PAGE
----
In the opening scene, Francois Battiste, as Reggie Jackson, struts out like an indignant peacock, angrily circling an almost frothing Billy Martin (Keith Nobbs).
Their head-butting, in Mr. Battiste’s view, was the result of some imagined malingering. “Billy Martin thought Reggie was loafing in the outfield and could have thrown somebody out at second base if he’d hustled. Reggie felt, ‘I had a bad break on the ball. I wasn’t loafing. How dare you take me out of the game in the middle of an inning! I’m your man! I’m the big millionaire guy!’ It was those two schools of thought, so Eric wrote a scene where they get to say things that had been brewing.”
Mr. Battiste’s second-act character is in a quieter key: “Elston Howard was the very first black Yankee. He joined the Yankees in 1955. The Yankees took eight years after Jackie Robinson broke the color barrier in 1947. They had a general manager, George Weist, who was not excited about the idea and said some very choice things.”
Mr. Nobbs, who played a sports reporter in Lombardi, makes a scrappy Billy Martin in Bronx Bombers. “He learned from his mom you get the first punch in quick and fast—and that, a lot of times, was why he was fired,” Mr. Nobbs said. “Once, he was fired by Steinbrenner the day after punching a marshmallow salesman. He couldn’t control it. He reminds me of Lombardi in Lombardi. There was something in him he couldn’t stop being.”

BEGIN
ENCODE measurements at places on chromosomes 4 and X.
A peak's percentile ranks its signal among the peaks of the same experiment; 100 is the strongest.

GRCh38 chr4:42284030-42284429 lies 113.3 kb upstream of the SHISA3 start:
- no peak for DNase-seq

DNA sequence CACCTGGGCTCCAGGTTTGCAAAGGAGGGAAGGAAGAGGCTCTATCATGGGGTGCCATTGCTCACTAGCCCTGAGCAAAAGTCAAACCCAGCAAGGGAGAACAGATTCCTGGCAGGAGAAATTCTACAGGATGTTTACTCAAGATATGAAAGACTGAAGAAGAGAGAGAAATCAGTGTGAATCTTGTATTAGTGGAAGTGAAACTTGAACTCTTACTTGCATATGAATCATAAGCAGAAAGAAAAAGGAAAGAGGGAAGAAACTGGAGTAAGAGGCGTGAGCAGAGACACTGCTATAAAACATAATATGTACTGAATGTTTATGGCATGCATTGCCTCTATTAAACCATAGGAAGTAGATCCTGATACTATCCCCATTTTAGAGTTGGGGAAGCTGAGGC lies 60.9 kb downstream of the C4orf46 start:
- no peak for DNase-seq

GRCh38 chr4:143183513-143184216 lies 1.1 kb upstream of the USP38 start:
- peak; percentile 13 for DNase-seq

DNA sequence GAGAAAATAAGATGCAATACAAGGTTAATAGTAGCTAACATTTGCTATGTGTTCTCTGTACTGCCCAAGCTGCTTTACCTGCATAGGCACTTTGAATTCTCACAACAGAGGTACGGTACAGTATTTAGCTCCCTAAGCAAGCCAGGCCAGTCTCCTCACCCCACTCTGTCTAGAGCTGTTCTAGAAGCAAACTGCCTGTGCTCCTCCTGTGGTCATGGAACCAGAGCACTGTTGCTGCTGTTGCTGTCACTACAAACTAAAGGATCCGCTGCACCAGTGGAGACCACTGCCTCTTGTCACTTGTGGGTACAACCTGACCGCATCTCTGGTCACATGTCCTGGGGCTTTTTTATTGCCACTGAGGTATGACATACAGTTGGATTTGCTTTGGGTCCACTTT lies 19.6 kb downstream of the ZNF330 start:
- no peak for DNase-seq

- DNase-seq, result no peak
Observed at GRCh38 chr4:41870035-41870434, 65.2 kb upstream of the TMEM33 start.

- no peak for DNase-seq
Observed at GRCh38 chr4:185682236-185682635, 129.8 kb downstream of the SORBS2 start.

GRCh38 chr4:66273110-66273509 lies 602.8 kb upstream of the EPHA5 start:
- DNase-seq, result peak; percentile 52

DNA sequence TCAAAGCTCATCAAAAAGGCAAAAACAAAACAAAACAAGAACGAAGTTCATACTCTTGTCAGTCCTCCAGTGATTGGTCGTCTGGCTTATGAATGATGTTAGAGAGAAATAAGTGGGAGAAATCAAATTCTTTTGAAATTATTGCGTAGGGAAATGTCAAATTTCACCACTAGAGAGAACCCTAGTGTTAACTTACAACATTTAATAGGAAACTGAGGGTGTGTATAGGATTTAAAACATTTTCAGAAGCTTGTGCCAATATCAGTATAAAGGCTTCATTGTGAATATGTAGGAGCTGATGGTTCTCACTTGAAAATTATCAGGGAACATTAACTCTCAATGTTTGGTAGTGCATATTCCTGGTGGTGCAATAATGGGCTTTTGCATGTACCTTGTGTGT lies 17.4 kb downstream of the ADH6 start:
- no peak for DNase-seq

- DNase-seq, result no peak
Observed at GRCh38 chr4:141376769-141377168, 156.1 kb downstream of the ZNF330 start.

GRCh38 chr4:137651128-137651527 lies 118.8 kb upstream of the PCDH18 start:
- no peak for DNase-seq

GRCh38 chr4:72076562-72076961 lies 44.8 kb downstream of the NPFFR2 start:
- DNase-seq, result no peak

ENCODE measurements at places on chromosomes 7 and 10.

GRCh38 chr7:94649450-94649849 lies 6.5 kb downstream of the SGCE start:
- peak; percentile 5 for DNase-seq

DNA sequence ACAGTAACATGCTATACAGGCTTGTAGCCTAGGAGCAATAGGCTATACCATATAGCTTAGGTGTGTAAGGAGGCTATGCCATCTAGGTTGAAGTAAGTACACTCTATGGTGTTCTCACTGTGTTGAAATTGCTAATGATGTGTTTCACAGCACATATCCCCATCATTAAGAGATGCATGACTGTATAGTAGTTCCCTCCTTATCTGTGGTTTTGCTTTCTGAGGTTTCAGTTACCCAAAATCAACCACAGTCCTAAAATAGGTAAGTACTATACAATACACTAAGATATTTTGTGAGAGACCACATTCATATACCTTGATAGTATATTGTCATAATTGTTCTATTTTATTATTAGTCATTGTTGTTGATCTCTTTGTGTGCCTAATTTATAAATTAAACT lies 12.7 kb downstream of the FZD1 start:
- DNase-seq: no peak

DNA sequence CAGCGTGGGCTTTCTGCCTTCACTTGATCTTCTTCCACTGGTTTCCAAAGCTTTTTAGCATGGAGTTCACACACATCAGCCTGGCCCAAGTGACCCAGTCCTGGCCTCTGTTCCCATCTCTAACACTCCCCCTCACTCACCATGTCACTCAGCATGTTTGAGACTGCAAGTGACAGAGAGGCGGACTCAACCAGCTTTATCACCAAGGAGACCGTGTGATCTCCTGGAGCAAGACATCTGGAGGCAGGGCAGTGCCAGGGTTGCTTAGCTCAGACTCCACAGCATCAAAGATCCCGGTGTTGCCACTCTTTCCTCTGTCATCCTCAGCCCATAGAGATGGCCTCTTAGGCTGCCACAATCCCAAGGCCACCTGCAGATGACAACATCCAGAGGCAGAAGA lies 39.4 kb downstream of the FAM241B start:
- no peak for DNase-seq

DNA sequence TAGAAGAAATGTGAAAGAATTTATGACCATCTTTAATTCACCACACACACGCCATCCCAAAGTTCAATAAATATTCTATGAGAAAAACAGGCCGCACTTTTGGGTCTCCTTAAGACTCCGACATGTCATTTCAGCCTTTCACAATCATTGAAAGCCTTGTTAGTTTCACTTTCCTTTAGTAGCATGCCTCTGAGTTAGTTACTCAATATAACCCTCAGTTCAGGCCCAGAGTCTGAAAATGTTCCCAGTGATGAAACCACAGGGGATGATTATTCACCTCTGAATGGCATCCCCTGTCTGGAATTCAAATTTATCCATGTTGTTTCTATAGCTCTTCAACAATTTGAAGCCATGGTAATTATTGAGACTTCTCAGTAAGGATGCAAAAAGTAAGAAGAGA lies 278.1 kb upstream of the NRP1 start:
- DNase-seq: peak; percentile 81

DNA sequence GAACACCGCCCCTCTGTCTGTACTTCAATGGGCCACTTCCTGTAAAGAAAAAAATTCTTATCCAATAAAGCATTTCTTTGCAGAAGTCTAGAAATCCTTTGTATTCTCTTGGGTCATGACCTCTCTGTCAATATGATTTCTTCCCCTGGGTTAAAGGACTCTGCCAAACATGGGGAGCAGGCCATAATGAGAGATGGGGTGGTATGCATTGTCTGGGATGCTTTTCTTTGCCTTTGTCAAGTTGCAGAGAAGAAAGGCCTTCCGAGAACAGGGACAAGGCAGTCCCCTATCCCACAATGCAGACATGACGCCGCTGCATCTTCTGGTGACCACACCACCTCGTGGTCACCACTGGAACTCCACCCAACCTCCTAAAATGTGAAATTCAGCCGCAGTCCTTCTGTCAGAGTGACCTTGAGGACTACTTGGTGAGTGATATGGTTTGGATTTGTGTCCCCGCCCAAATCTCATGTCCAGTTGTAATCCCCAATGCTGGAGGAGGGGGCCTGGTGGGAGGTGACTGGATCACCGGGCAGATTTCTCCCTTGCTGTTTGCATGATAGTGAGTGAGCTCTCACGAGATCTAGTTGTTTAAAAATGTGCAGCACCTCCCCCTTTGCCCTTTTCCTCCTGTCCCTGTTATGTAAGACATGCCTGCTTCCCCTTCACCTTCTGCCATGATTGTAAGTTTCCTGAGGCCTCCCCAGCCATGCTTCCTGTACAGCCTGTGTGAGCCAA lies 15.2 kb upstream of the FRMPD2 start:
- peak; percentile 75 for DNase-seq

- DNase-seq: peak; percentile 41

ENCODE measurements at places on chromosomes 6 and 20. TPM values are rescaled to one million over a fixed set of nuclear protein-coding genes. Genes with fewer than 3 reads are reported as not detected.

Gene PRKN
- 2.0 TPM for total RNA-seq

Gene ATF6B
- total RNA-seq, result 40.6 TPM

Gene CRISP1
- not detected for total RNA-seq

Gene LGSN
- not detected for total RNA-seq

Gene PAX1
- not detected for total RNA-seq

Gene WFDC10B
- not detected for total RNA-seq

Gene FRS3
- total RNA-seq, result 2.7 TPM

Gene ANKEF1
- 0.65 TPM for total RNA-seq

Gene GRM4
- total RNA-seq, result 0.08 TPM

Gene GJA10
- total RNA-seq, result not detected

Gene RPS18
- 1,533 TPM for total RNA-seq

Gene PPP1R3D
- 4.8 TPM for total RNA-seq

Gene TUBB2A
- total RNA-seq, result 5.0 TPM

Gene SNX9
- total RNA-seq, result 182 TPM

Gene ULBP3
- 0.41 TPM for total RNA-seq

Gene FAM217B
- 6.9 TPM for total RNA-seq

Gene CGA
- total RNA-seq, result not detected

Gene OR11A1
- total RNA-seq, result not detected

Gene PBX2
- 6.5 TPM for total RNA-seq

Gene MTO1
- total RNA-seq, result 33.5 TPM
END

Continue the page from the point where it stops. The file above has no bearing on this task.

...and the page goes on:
Since the play’s Broadway tryout last fall at the Duke on 42nd, there have been changes in the starting lineup. The Berras are now played by the Scolaris (Peter Scolari and his wife since June, Tracy Shayne). When the four met—actors and real-life Berras—they got on famously. “It was a moving, personal experience,” said Mr. Scolari. “I suspected it might be, but my expectations were exceeded by the experience of getting to look into his eyes and realize he was looking back. He was looking right into my soul.”